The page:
Lincoln Park Baths

The construction of city-run public bathhouses in Cleveland began around the turn of the twentieth-century as municipal leaders became concerned about health and sanitation in the city’s teeming immigrant neighborhoods. Many of Cleveland’s poorest residents at this time did not have bathtubs in their residences. According to an 1899 survey, only one bathtub existed for every 600 Cleveland homes. Even those who did have tubs could not always afford to heat bath water and thus used their tubs for storage instead of bathing. Aside from improving sanitation, the proponents of public baths believed that public bathhouses would help teach middle-class American values to the city’s newly-arrived European immigrants. Personal cleanliness, they argued, would instill self-respect and improve moral character, making better American citizens out of immigrants.

The city opened its first bathhouse in 1904 at 1609 Orange Avenue and initially charged $.02 for a bath or shower. New bathhouses soon opened in other immigrant neighborhoods, including the Lincoln Park Baths in Tremont in 1921. Between 1904 and 1921, ten public bathhouses were opened and run by the City of Cleveland, the Lincoln Park facility being the last. Interestingly, the term “bathhouse” is a misnomer since few (and eventually, none) of the houses contained bathtubs. They did, however, have dozens of showers—generally separate stalls on the main floor for men and women, and open children’s shower rooms in the basement, separated by gender.

A 1920 Cleveland Foundation survey marveled at the fact that 482,000 baths and showers had been taken at the four bathhouses that had been built by 1918. The report rhetorically (and clumsily) asked, “May we not assume that these 482,000 baths were by all odds better baths, by reason of having been taken under public showers, than they would have been if taken under the multifariously improvised arrangements that have to be resorted to in the many homes, in the more congested districts, that lack bath tubs?”

However, Cleveland bathhouses (Lincoln Park included) provided more than bathing services. Many contained gymnasiums, swimming pools, playgrounds, meeting spaces, and community clinics. In this way, the bathhouses took on the role of community centers, where neighborhood residents could interact with one another and participate in enriching activities outside of their home, school or workplace.

Despite the fact that bathers paid a fee to use the baths, the bathhouses always cost the city money to operate. In 1918, for example, Cleveland’s four bathhouses took in $17,000 while expenditures came to around $56,000. And although bathhouses in Cleveland went through a period of expanded use and importance during the Great Depression, actual bathing declined in the years following World War II as indoor plumbing and private, in-home bathrooms proliferated. Declining revenues and high operational costs in the aging facilities eventually led all of the city’s bathhouses to close by 1954.

Like many government buildings built in the early 20th Century, elegance, style and a sense of power, durability and stability were central. For example, Lincoln Park Baths’ terra cotta tile roof and round-arched clerestory (an upper portion of a wall containing windows for supplying natural light to a building) clearly were meant to emulate an elite Roman bathhouse. The building’s surface is raised/textured stucco, framed by Doric columns and ornamented with three carved, raised fish murals: one on either side of the door and one over it. Other ornamental touches include smaller, sculpted, nautilus shell murals; “egg and dart” molding below the roofline; and a highly inviting central walkway connecting the front and back.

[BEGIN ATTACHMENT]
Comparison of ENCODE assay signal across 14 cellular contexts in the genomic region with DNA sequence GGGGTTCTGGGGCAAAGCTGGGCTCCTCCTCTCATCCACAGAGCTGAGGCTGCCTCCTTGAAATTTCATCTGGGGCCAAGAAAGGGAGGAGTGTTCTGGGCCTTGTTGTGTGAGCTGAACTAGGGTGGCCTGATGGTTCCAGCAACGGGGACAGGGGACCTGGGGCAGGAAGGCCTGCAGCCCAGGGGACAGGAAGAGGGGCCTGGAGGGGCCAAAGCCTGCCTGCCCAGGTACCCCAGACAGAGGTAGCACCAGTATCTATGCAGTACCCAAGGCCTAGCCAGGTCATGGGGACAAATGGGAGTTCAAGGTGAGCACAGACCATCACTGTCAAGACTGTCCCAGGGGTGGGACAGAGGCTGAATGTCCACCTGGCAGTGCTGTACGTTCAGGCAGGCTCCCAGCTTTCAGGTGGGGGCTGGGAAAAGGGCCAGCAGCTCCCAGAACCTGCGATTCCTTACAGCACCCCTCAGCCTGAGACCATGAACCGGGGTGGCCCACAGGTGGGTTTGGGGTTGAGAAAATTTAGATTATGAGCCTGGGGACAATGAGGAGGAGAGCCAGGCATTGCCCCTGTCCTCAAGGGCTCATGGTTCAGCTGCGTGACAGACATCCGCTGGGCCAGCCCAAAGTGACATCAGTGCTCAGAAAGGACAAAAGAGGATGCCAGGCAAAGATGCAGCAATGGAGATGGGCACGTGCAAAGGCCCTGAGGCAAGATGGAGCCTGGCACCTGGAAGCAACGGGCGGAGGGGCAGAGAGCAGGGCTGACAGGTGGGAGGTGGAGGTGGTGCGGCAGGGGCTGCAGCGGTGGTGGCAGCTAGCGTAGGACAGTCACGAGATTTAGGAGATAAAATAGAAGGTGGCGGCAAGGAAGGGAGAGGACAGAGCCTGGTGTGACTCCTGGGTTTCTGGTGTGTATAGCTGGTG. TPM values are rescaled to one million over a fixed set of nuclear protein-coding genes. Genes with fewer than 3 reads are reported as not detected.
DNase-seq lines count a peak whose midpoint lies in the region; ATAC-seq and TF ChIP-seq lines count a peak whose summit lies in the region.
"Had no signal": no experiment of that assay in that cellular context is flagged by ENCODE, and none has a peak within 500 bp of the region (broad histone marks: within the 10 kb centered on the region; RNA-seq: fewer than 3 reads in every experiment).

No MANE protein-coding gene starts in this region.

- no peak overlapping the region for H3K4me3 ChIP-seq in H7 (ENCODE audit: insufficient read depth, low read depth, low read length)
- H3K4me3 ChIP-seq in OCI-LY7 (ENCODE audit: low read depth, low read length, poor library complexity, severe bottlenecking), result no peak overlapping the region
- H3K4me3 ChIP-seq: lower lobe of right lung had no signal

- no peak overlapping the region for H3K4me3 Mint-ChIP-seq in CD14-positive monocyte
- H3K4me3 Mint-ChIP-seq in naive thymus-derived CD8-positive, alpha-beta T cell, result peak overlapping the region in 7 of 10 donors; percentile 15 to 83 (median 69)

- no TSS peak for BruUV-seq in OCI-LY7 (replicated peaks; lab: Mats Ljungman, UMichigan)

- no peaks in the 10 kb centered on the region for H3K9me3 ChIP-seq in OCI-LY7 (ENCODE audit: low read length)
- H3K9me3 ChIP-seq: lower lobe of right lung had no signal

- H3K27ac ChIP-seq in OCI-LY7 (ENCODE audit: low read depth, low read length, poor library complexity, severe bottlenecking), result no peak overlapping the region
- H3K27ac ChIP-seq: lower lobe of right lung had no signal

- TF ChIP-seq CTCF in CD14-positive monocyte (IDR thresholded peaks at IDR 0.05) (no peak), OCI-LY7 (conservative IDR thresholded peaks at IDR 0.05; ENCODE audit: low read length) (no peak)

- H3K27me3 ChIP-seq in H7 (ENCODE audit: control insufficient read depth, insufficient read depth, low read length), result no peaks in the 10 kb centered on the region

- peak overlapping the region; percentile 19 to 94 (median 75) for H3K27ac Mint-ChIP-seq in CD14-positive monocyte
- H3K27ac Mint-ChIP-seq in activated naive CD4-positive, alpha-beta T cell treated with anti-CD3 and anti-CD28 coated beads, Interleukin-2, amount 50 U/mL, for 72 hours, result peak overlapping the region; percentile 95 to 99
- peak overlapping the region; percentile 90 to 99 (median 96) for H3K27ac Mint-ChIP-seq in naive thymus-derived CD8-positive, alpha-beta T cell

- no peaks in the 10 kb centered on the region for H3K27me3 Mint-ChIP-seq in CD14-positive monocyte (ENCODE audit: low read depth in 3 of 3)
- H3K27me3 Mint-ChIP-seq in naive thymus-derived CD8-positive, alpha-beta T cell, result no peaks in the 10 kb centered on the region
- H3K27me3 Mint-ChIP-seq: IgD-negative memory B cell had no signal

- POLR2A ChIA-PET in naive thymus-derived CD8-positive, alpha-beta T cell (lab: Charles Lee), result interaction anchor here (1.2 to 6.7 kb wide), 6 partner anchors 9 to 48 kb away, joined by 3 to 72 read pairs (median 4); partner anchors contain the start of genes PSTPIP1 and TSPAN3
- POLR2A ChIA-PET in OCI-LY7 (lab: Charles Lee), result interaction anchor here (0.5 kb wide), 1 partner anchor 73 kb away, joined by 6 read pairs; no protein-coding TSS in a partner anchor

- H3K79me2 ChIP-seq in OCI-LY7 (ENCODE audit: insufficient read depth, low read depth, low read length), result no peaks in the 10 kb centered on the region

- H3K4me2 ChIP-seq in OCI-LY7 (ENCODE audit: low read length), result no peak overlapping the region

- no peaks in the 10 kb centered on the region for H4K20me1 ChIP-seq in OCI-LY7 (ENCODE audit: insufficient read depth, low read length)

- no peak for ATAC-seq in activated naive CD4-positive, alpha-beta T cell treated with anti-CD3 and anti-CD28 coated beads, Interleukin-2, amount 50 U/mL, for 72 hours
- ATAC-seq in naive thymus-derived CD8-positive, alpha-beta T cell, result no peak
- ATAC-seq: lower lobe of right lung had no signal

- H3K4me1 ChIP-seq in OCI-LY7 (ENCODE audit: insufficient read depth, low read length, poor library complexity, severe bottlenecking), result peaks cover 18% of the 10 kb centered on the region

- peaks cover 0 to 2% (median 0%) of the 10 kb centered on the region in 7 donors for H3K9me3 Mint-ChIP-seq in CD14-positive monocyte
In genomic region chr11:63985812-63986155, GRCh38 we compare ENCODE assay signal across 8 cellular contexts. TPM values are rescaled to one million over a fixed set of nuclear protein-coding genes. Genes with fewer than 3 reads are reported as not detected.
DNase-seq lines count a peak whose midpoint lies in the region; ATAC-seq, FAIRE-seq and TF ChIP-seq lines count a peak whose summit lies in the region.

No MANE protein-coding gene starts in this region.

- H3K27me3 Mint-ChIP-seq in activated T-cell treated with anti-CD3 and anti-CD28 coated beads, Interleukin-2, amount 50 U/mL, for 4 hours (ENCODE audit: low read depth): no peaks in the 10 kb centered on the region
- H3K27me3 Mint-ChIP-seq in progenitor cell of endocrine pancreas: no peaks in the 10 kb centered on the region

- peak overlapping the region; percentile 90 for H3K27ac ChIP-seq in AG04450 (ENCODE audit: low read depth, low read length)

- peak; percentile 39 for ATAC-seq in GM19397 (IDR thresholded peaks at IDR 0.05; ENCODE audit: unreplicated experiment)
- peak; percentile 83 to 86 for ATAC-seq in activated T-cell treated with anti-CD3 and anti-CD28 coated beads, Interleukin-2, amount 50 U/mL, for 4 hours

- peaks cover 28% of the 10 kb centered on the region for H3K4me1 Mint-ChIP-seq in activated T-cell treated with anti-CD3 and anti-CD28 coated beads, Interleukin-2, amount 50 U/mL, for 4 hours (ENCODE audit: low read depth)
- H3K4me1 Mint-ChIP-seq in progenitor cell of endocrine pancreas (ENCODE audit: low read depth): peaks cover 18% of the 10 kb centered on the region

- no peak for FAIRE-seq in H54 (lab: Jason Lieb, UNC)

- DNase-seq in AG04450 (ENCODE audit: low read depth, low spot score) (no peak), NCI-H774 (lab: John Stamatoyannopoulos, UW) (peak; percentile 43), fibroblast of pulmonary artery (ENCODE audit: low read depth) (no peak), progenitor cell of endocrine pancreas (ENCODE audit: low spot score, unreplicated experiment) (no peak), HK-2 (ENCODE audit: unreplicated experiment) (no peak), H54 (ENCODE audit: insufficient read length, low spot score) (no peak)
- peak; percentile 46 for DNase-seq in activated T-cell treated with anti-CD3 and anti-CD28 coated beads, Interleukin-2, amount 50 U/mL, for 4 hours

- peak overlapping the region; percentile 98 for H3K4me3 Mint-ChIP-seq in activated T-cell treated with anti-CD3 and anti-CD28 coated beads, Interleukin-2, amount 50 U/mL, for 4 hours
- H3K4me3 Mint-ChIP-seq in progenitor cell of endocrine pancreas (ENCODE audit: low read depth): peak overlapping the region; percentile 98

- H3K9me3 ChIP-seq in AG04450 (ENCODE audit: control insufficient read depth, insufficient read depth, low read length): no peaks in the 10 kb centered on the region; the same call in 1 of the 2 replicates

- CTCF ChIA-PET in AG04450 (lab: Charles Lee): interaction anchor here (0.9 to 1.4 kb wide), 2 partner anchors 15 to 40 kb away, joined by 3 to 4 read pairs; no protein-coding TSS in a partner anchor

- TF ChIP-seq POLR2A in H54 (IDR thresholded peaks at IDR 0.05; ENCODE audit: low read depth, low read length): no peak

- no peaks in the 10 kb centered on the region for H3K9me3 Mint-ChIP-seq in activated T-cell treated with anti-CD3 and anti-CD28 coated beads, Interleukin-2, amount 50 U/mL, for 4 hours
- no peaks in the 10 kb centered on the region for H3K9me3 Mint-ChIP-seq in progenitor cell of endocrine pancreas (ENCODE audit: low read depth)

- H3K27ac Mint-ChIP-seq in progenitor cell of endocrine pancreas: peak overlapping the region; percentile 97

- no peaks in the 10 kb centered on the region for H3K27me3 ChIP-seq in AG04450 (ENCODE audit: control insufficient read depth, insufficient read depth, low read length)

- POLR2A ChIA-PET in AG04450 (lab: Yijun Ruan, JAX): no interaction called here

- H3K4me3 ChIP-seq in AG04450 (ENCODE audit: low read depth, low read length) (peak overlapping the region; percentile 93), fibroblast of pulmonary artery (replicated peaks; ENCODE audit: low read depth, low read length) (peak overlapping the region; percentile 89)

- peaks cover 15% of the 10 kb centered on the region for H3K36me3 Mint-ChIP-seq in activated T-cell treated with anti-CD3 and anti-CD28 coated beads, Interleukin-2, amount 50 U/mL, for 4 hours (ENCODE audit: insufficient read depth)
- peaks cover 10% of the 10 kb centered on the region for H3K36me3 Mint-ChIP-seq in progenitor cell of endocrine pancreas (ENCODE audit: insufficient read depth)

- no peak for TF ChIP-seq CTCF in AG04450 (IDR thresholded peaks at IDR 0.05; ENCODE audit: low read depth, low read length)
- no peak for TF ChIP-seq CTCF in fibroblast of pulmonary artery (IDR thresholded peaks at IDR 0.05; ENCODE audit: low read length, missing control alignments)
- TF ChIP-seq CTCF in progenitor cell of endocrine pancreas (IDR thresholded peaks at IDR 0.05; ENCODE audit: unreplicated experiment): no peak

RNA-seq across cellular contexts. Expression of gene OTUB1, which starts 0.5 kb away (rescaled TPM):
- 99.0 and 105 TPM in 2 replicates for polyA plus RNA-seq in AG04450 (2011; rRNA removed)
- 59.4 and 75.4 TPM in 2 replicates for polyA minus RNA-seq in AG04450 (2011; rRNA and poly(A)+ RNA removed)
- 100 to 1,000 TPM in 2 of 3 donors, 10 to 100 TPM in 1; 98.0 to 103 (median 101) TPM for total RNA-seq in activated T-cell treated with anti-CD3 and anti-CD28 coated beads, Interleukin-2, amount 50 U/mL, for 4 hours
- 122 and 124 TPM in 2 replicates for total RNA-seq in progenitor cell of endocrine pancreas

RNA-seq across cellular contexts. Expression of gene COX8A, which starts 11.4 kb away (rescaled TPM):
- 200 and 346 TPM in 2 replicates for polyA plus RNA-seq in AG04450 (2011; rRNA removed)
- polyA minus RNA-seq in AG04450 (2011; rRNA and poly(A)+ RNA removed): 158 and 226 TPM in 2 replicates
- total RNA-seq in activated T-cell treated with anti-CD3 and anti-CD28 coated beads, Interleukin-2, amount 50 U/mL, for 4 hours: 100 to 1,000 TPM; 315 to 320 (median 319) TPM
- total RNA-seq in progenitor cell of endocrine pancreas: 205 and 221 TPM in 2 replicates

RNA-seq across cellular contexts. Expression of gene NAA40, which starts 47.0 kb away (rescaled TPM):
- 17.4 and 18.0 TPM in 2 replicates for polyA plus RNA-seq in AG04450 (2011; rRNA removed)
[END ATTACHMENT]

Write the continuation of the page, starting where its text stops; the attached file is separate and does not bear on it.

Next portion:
Recast in the 1930s as Lincoln Park Recreation Center, the facility remained open as Tremont, and many other inner-city neighborhoods, fell further into poverty, neglect, and disrepair. Shower facilities remained in the building’s basement, but plumbing was removed from the upper floors and replaced by open space for meetings, ping pong, pocket billiards, basketball, boxing, medical dispensaries, boy scout meetings, dances, drama and orchestra rehearsals.

By the early 1980s, the Lincoln Park Recreation Center’s condition was such that an estimated $600,000 was required for plumbing, wiring, masonry and window replacement, and to reduce hazards of asbestos insulation and repair a leaking roof. Unable to swallow these costs, the facility closed its doors in March 1984.

Only two years later, Westlake-based Zaremba Company bought the building with intentions to make it the anchor of an imaginative and aggressive plan that also included “six free-standing townhouses and a duplex.” The structure’s reincarnation was underway. In 1996, redevelopment was complete and the Lincoln Park Baths/Recreation Center was now the Lincoln Park Condominiums. Three floors consisting of four units were available: two three-story units totaling 2065 square feet and two single-story units of 1094 square feet each. Four years later, one of the larger units sold for $269,000—roughly ten times the median price of a typical Tremont residence, and precisely ten times as much as the entire appraised value of the facility prior to its renovation.

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Audio

Public Baths Become Luxury Condos
Dr. John Grabowski, Krieger-Mueller Associate Professor in Applied History at Case Western Reserve University and Director of Research at The Western Reserve Historical Society, talks about the transformation of the Lincoln Park Baths.
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